From the Wall Street Journal, complete with video, is Brett Arends take on why now might be a great time to buy a home. This is the action item to follow Greg’s last post on Why Housing will come back. I’m in a very seasonal, resort type of market. A buyer’s negotiating position right now, when a seller who doesn’t have a deal is likely going to still own their home next spring, is amazing. Make that reason eleven.
Enough with the doom and gloom about homeownership.
Sure, maybe there’s more pain to come in the housing market. But when Time magazine starts running covers that declare “Owning a home may no longer make economic sense,” it’s time to say: Enough is enough. This is what “capitulation” looks like. Everyone has given up.The Sept. 6 cover of Time magazine: This is what capitulation looks like.
After all, at the peak of the bubble five years ago, Time had a different take. “Home Sweet Home,” declared its cover then, as it celebrated the boom and asked: “Will your house make your rich?”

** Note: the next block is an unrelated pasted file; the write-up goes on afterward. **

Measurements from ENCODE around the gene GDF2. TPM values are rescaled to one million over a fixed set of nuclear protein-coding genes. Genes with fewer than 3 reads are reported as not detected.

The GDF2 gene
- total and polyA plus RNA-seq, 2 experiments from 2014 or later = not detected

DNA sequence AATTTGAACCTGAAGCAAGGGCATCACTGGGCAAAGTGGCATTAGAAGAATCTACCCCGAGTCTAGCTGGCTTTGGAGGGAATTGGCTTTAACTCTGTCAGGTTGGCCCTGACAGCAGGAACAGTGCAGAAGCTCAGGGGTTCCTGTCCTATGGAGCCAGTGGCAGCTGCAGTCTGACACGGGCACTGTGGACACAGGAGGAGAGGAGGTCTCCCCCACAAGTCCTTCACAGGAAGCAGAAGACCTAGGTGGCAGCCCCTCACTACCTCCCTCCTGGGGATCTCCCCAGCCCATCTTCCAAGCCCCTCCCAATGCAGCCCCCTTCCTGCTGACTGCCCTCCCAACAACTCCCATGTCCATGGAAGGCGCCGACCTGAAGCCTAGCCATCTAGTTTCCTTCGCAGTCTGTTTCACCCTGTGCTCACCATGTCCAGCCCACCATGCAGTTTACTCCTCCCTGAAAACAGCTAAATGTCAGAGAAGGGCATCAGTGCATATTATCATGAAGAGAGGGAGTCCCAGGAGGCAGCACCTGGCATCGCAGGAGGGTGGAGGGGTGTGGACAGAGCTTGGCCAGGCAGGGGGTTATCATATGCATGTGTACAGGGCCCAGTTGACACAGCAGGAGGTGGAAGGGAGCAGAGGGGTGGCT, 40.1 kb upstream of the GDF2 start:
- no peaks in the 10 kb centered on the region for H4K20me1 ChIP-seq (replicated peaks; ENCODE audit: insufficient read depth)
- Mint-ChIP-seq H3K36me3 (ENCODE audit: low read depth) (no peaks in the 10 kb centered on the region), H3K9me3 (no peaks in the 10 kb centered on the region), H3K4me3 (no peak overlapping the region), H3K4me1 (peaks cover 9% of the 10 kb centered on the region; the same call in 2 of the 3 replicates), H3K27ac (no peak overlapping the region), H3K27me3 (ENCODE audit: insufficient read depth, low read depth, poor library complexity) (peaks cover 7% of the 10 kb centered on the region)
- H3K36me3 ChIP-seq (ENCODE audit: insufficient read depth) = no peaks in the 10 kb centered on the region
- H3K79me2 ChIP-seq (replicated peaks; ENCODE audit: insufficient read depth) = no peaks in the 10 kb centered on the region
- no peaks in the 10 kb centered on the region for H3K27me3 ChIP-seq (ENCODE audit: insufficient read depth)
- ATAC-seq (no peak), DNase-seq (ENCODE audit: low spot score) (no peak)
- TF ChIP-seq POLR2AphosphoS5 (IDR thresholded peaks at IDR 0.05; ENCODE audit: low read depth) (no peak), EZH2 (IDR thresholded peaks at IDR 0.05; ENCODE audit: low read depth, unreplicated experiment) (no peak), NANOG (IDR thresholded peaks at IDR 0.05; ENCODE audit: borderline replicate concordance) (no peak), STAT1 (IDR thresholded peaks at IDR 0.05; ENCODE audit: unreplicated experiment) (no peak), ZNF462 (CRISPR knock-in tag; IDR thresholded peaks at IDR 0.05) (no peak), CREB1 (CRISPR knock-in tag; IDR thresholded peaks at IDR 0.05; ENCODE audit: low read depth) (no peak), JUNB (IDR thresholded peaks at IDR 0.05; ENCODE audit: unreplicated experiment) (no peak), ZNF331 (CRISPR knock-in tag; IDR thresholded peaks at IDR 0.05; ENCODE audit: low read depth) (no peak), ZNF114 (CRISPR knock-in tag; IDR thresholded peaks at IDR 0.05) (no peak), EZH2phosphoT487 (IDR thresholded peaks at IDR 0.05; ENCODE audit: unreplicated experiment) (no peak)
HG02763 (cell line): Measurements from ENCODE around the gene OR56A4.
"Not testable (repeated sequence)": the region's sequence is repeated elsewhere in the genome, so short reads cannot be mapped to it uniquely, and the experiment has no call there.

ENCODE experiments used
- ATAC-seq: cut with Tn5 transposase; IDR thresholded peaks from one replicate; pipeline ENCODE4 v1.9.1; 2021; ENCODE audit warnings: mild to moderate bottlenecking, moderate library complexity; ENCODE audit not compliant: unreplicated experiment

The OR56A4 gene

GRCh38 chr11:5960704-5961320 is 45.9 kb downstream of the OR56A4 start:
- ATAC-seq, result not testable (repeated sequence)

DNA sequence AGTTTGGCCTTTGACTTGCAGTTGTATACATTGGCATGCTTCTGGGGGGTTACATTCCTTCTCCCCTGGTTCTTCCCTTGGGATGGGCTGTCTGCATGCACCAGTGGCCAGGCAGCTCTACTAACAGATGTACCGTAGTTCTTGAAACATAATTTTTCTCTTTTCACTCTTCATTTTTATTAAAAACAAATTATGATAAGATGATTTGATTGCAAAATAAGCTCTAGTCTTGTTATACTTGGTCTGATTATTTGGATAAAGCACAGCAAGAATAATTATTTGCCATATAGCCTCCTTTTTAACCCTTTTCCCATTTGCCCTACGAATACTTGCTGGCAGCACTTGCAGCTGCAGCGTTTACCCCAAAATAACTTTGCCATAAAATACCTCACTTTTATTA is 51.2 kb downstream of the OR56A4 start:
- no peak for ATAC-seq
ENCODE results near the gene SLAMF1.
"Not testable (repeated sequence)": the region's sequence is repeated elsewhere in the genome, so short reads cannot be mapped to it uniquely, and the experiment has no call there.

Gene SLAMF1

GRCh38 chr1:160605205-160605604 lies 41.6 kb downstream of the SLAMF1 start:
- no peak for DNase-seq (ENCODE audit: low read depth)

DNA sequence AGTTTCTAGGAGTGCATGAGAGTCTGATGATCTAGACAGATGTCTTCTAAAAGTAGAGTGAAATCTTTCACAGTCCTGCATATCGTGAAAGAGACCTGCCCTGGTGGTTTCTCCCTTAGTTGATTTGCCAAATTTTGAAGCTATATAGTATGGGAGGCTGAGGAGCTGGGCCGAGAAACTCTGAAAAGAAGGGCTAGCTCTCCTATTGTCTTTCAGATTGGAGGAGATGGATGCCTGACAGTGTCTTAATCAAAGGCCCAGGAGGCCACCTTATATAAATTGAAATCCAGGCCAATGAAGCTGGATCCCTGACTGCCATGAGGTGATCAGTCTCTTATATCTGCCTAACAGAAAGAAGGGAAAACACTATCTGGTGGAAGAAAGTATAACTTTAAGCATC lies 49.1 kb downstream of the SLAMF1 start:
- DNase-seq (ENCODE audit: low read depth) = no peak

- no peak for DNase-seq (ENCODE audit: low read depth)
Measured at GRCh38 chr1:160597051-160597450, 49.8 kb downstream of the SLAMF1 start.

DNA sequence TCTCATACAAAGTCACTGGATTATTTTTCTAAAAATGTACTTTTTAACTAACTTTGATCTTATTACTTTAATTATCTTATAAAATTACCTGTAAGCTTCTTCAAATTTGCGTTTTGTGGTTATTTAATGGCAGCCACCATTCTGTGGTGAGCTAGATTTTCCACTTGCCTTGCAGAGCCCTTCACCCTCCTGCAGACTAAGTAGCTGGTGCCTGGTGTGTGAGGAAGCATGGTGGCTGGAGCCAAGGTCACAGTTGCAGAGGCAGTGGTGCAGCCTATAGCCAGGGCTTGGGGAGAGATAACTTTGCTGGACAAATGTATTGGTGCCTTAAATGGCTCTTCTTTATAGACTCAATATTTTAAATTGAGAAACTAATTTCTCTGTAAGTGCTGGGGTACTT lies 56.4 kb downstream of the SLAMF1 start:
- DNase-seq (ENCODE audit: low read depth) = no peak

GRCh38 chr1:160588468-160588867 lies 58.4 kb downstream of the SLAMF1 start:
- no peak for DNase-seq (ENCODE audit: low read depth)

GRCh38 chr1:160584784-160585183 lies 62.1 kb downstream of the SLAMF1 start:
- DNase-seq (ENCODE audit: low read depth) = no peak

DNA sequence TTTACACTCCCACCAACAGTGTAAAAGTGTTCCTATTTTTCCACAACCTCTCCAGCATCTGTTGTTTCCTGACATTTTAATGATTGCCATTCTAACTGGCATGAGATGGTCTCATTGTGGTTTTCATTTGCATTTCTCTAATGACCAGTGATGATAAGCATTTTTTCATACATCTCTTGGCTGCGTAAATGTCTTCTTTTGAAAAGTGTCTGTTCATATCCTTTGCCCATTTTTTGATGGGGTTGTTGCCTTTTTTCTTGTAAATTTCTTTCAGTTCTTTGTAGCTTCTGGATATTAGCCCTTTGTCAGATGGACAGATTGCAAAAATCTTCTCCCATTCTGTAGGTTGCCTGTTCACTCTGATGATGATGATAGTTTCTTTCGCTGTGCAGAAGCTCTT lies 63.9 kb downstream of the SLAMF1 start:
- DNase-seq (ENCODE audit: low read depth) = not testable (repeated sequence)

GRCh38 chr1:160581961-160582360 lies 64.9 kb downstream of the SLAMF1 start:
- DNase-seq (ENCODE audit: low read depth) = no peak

But it’s not enough just to be contrarian. So here are 10 reasons why it’s good to buy a home.
1. You can get a good deal. Especially if you play hardball. This is a buyer’s market. Most of the other buyers have now vanished, as the tax credits on purchases have just expired. We’re four to five years into the biggest housing bust in modern history. And prices have come down a long way– about 30% from their peak, according to Standard & Poor’s Case-Shiller Index, which tracks home prices in 20 big cities. Yes, it’s mixed. New York is only down 20%. Arizona has halved. Will prices fall further? Sure, they could. You’ll never catch the bottom. It doesn’t really matter so much in the long haul.
Where is fair value? Fund manager Jeremy Grantham at GMO, who predicted the bust with remarkable accuracy, said two years ago that home prices needed to fall another 17% to reach fair value in relation to household incomes. Case-Shiller since then: Down 18%.
2. Mortgages are cheap. You can get a 30-year loan for around 4.3%. What’s not to like? These are the lowest rates on record. As recently as two years ago they were about 6.3%. That drop slashes your monthly repayment by a fifth. If inflation picks up, you won’t see these mortgage rates again in your lifetime. And if we get deflation, and rates fall further, you can refi.